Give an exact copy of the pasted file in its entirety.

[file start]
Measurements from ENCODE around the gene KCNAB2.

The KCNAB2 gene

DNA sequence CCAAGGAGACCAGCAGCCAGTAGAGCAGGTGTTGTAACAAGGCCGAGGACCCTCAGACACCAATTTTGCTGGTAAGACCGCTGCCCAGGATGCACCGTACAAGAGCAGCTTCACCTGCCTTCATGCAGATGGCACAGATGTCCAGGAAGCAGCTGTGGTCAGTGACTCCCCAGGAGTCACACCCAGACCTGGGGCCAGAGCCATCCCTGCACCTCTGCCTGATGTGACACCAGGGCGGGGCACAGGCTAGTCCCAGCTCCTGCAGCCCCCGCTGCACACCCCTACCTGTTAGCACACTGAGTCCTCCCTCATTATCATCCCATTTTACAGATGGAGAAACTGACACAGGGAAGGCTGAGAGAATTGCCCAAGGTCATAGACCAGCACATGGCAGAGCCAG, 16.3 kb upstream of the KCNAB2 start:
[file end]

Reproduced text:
Measurements from ENCODE around the gene KCNAB2.

The KCNAB2 gene

DNA sequence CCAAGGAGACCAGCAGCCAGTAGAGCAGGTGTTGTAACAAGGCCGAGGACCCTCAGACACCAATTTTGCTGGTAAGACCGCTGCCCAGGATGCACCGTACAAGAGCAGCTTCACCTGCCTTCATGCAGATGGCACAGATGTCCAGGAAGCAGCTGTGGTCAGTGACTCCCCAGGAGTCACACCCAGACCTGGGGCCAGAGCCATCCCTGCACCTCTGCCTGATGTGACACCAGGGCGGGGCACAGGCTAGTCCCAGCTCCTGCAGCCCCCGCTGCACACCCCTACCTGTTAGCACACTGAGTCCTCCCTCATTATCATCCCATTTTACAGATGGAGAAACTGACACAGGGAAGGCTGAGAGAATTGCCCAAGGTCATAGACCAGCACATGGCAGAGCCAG, 16.3 kb upstream of the KCNAB2 start: